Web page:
<font size=-2><a href=http://www.spektrumrc.com/Products/Default.aspx?ProdID=SPMAR6210 target=Spektrum AR6210 " src="http://static.rcgroups.net/forums/attachments/2/2/1/9/2/t4334751-228-thumb-SpektrumAR6210.jpg?d=1318137222" />
Spektrum AR6210
Type:2.4GHz DSM2/DSMX Receiver
Number of channels:6
Voltage Range:3.5 - 9.6V
Antenna Length:Main Rx: 30mm (2);
Remote Rx: 30mm (2)

Weight:0.35oz (10g)
Size (WxLxH):21.6 x 30.1 x 12.3mm


Technically, the Champ kit is Almost-Ready-to-Fly (ARF), right? Well, there's a little more involved than just dumping the parts out on the table and expecting the plane to put itself together. Yes, the major airframe parts are pre-built, but it's the details that are going to take some time. Don't worry, the instructions will guide you through each step, and before you know it, you'll have your Champ ready to take to the skies.

I'm just going to hit the highlights of the build in this article. I'll point out some things to watch for and also offer some tips to make the build easier. Refer back to the manual if you'd like to read more about the assembly process.

Let the fun begin!


Assembly of the Champ begins by installing the aileron servos into each wing panel. Like a lot of other E-flite kits, the servos are attached to wooden blocks glued to the servo covers. This is a very simple process, as long as you pay attention to a couple of pointers.

First of all, pay close attention to where you glue the blocks to the servo cover. You want the servo horn to align properly. The instructions clearly illustrate this, and you can see the result in my picture below.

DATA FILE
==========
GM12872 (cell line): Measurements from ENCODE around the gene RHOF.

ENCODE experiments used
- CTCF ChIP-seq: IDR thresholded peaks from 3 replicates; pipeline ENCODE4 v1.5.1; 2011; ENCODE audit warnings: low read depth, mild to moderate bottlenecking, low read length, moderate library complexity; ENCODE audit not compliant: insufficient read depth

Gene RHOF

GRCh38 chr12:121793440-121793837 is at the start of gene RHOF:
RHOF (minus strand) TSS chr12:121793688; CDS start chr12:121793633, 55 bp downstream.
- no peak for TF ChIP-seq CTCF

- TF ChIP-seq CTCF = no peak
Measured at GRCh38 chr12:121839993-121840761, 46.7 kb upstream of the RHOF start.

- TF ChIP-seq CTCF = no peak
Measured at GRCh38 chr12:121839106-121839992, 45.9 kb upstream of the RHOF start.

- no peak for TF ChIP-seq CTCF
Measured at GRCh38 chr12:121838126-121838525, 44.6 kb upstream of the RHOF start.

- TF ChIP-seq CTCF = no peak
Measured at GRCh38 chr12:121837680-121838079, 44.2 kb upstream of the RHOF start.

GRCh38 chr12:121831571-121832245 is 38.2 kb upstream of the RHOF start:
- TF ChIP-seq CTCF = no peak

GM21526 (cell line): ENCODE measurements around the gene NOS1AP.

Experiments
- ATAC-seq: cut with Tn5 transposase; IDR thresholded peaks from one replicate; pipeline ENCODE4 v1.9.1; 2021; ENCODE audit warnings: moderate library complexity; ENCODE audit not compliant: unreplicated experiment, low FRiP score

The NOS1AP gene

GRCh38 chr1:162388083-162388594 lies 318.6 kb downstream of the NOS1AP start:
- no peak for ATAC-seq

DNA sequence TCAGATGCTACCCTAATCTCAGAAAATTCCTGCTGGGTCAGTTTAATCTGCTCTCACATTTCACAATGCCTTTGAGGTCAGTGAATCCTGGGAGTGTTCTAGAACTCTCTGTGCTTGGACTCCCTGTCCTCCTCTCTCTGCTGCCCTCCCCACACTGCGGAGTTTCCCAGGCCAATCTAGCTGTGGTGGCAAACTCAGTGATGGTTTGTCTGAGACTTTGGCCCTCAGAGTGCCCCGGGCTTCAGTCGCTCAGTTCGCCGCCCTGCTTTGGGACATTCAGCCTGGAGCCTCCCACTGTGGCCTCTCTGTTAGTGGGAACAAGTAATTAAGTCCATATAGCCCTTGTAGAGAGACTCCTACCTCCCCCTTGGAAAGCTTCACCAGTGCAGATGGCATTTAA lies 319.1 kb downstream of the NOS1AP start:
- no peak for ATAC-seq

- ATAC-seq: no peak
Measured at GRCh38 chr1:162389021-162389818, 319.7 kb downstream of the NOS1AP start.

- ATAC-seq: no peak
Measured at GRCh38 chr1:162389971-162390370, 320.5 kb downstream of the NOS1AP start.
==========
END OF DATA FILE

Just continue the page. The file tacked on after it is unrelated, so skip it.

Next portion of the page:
Next, when the instructions tell you to pre-drill the holes in the mounting blocks, they recommend a 1/16" drill bit. I found that to be a little small, and one of my blocks split when I installed the first screw. I moved up to a 5/64" drill bit and made the remaining holes larger. That worked out much better. Be sure to harden the holes with thin CA as directed.

The wing panels are joined to the fuselage with an aluminum wing tube. A single screw secures each wing panel to this tube from the bottom side of the wing. This is probably the single-most tricky part of the build. I read reports of builders messing this part up and wishing for a better installation method. My installation went just as the instructions described. I took my time and didn't force the screws. My screws did not strip or break, as some have reported. If you are careful, the recommended method works as intended.

The wing struts are a very important part of the model. Installation can be a bit tedious due to the small hardware involved at the strut attach points. Just pay close attention to the orientation of the struts and you shouldn't have a problem. I will point out that my jury struts (the manual calls them wing strut supports) appeared to be a duplicate set. I didn't think they sent me a right and left strut. Turns out that the wire ends of the struts can be rotated by twisting them gently. Not a big deal, but it made for some head-scratching on my part.